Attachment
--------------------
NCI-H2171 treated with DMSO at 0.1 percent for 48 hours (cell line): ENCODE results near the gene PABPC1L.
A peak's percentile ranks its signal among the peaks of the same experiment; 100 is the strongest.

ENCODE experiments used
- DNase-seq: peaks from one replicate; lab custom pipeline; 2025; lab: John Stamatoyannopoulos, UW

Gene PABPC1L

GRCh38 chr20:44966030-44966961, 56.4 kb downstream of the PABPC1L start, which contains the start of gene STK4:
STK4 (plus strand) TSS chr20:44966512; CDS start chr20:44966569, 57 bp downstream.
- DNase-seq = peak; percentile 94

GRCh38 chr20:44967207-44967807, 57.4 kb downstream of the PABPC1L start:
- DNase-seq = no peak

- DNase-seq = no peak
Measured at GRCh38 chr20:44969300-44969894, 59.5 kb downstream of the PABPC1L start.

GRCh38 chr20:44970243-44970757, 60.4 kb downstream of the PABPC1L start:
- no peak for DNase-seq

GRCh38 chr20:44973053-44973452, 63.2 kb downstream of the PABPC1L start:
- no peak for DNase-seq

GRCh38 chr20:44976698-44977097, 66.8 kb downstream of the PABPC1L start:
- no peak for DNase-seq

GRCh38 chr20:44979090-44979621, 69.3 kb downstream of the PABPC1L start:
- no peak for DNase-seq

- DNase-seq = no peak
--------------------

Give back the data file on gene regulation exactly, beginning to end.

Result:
NCI-H2171 treated with DMSO at 0.1 percent for 48 hours (cell line): ENCODE results near the gene PABPC1L.
A peak's percentile ranks its signal among the peaks of the same experiment; 100 is the strongest.

ENCODE experiments used
- DNase-seq: peaks from one replicate; lab custom pipeline; 2025; lab: John Stamatoyannopoulos, UW

Gene PABPC1L

GRCh38 chr20:44966030-44966961, 56.4 kb downstream of the PABPC1L start, which contains the start of gene STK4:
STK4 (plus strand) TSS chr20:44966512; CDS start chr20:44966569, 57 bp downstream.
- DNase-seq = peak; percentile 94

GRCh38 chr20:44967207-44967807, 57.4 kb downstream of the PABPC1L start:
- DNase-seq = no peak

- DNase-seq = no peak
Measured at GRCh38 chr20:44969300-44969894, 59.5 kb downstream of the PABPC1L start.

GRCh38 chr20:44970243-44970757, 60.4 kb downstream of the PABPC1L start:
- no peak for DNase-seq

GRCh38 chr20:44973053-44973452, 63.2 kb downstream of the PABPC1L start:
- no peak for DNase-seq

GRCh38 chr20:44976698-44977097, 66.8 kb downstream of the PABPC1L start:
- no peak for DNase-seq

GRCh38 chr20:44979090-44979621, 69.3 kb downstream of the PABPC1L start:
- no peak for DNase-seq

- DNase-seq = no peak